Long lines for private refugee sponsors show need for reform, advocates say

Dozens of people spent the weekend in a Quebec Immigration Ministry office, some of them sleeping on the floor or fold-out chairs, in the hope of being able to sponsor a refugee. Not all of them were successful.

With cap on applications, some would-be sponsors turned away early Monday

People hoping to become private refugee sponsors waited in line much of the weekend at a Quebec Immigration Ministry office in Montreal. (Ivanoh Demers/Radio-Canada)

Dozens of people spent the weekend in a Quebec Immigration Ministry office in Montreal, some of them sleeping on the floor or on fold-out chairs, in the hope of being able to sponsor a refugee.

Not all of them were successful.

Originally from  Afghanistan, Sharbano Rezai's family is living in Iran as refugees. Rezai spent three nights in the ministry office, hoping to finally bring them to Canada.

She was 49th in line, but she isn't sure if the government will even read her documents because some people ahead of her were delivering upward of 10 applications.

"This is not fair," she said. "This is a not about just staying in line for three nights. This is about people's lives."

The province is only accepting 750 applications for private sponsorship for the coming year on a first-come, first-served basis. 

Sharbano Rezai spent three nights in the ministry office, but isn't certain her application to sponsor her family will be heard. (CBC)

The process, critics say, is inefficient and inhumane.

"It's a bit of a mess inside," said Sylvain Thibault, a would-be sponsor and longtime refugee advocate.

"It really looks like a refugee camp. There are people who have been here 24 hours a day since Thursday around noon. So it's been four days."

Last week, advocates had raised a concern that potential sponsors would be forced to spend the weekend outside in the cold in the hope of securing a spot.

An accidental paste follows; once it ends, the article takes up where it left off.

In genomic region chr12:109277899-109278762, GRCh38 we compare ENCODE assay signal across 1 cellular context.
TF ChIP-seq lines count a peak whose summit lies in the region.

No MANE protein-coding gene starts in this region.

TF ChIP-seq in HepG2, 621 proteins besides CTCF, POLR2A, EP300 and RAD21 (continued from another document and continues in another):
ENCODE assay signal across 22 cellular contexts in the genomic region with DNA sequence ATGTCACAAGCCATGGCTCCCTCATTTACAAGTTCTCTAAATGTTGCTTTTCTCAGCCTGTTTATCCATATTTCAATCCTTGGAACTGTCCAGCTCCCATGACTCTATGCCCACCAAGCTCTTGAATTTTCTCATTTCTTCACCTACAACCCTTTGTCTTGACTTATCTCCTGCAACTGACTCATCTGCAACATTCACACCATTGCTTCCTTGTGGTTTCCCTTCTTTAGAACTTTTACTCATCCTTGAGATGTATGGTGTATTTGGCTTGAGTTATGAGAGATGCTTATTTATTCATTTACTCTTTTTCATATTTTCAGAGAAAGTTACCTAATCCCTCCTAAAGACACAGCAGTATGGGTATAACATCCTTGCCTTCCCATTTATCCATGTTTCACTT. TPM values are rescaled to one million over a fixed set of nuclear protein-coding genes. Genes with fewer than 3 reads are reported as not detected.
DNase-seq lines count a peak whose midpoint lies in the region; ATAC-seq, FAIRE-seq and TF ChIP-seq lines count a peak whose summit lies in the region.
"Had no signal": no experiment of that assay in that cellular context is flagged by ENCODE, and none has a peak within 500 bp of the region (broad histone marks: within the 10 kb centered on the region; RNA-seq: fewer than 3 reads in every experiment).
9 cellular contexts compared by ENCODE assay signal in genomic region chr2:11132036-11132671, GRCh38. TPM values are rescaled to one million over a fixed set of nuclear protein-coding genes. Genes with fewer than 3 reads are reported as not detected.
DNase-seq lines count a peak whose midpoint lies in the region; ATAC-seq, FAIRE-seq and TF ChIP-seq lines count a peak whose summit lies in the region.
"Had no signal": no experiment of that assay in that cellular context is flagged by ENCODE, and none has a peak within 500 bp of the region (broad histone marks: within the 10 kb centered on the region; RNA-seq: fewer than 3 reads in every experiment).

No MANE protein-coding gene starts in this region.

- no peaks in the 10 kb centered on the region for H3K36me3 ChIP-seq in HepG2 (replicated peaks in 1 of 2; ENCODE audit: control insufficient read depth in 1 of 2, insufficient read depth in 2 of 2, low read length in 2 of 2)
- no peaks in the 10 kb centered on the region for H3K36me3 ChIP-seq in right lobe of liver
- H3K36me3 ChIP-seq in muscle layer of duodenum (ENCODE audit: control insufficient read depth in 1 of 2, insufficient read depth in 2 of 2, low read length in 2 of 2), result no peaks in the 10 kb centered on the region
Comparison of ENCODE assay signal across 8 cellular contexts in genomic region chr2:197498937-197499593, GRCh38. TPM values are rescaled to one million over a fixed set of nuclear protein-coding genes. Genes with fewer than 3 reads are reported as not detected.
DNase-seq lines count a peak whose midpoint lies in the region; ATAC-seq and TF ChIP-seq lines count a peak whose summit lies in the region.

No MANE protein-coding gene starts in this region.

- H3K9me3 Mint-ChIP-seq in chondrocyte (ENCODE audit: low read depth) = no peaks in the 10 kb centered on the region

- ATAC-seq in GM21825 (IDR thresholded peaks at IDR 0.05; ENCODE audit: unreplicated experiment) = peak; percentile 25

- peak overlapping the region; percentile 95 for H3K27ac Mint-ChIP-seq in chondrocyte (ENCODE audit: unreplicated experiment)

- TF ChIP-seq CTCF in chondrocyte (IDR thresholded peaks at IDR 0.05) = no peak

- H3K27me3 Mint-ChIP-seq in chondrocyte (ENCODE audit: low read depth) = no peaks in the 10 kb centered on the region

The province ended up opening the Immigration Ministry's doors starting Friday evening, so would-be sponsors could wait inside. It also provided coffee and water, said a ministry spokesperson.

The available spots were quickly filled when the government began accepting applications Monday morning. 

The government required that the applications be dropped off at the ministry office by a courier, not mailed or dropped off by the applicant. 

Some couriers charge upwards of $500 per application and submitted multiple applications, Radio-Canada reported.

Backlog of applications

There was a long line the last time the province accepted applications, as well, in September 2018.

The Quebec program, modelled on the federal one, has been popular from the start, leading to such a backlog of unprocessed applications that in 2017, the program had to be suspended for more than 18 months while the government processed thousands of existing applications.

The applications for private refugee sponsorship must be submitted by courrier. (Ivanoh Demers/Radio-Canada)

In total, more than 9,000 refugees were accepted into the province in 2017 (many are brought in through a federal government-assisted program, not through private sponsorship).

However, the Coalition Avenir Québec government, which was elected in 2018 on a commitment to reduce immigration, says it aims to cut the number of refugees to between 7,200 and 7,500 in 2020, with a maximum of 3,350 sponsored refugees.

The government has justified its promise to reduce the number of immigrants overall by saying it wants to focus efforts on better integrating people. 

Paul Clarke, the head of Action Réfugiés, said last week the system isn't working.

"We're ready to welcome more people, and we have the capacity to sponsor them. The numbers that are being permitted are too low." 

Minister promises to modernize system

Immigration Minister Simon Jolin-Barrette acknowledged there are problems with the current approach, and he said the process of submitting applications through a courier will be reviewed. 

"Many of our immigration programs need to be modernized. This is the case for collective sponsorship, and we will work on it," he said in a statement.

He also said Quebec "recognizes the principle of international solidarity" with respect to refugees and takes in "more than its fair share, in terms of humanitarian immigration."


Benjamin Shingler is based in Montreal. He previously worked at The Canadian Press, Al Jazeera America and the New Brunswick Telegraph-Journal. Follow him on Twitter @benshingler.

Reporting from Jay Turnbull and Radio-Canada


To encourage thoughtful and respectful conversations, first and last names will appear with each submission to CBC/Radio-Canada's online communities (except in children and youth-oriented communities). Pseudonyms will no longer be permitted.

By submitting a comment, you accept that CBC has the right to reproduce and publish that comment in whole or in part, in any manner CBC chooses. Please note that CBC does not endorse the opinions expressed in comments. Comments on this story are moderated according to our Submission Guidelines. Comments are welcome while open. We reserve the right to close comments at any time.

Become a CBC Member

Join the conversation  Create account

Already have an account?